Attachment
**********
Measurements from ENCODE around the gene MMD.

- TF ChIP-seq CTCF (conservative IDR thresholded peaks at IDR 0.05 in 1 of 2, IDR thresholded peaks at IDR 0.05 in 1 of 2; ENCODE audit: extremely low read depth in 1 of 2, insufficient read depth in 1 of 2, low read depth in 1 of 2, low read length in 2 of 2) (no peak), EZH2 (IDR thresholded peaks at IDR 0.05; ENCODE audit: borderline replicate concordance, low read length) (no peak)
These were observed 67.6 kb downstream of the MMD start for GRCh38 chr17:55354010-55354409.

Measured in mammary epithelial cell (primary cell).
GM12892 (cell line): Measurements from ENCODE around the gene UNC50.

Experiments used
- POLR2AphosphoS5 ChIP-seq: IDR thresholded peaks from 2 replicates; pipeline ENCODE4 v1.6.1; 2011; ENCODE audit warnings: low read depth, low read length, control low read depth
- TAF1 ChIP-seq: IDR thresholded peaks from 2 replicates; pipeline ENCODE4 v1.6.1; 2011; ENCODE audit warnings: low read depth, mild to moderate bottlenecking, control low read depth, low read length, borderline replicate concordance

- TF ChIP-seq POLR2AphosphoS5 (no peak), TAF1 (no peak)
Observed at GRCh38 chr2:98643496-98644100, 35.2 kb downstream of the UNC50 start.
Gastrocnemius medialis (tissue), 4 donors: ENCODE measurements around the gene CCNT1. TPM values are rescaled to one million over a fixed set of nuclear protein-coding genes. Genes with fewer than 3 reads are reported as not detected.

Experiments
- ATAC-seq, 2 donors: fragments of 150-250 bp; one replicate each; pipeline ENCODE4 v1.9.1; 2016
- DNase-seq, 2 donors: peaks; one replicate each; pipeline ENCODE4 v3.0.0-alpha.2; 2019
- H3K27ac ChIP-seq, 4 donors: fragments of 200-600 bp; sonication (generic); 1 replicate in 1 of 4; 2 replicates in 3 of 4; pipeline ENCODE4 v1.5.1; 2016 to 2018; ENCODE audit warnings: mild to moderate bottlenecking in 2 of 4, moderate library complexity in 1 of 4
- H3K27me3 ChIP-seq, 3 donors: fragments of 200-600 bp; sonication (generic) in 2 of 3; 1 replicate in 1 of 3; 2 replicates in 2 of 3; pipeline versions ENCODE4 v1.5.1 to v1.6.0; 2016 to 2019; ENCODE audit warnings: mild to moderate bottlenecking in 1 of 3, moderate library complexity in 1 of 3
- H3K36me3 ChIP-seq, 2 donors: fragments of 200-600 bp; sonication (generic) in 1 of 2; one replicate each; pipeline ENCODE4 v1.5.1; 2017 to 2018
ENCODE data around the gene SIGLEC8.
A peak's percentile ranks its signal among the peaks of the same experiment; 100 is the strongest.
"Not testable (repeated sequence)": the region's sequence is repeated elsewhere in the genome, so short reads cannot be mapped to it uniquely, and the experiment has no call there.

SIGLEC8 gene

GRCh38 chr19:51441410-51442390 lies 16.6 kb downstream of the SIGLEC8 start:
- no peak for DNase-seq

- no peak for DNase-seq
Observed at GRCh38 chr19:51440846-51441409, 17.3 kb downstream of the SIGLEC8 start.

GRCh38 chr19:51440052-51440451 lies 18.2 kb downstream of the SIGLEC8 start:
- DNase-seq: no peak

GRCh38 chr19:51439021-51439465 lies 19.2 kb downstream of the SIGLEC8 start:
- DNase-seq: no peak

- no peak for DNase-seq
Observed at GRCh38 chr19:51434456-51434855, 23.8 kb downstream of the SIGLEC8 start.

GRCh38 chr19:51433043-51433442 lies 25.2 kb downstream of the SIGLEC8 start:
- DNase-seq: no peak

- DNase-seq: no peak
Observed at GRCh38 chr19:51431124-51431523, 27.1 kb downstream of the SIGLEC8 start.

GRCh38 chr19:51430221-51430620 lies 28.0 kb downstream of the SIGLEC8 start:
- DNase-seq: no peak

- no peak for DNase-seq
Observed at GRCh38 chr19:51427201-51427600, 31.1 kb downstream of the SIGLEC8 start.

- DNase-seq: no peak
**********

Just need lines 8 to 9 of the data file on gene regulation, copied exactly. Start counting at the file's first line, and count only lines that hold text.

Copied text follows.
- TAF1 ChIP-seq: IDR thresholded peaks from 2 replicates; pipeline ENCODE4 v1.6.1; 2011; ENCODE audit warnings: low read depth, mild to moderate bottlenecking, control low read depth, low read length, borderline replicate concordance

- TF ChIP-seq POLR2AphosphoS5 (no peak), TAF1 (no peak)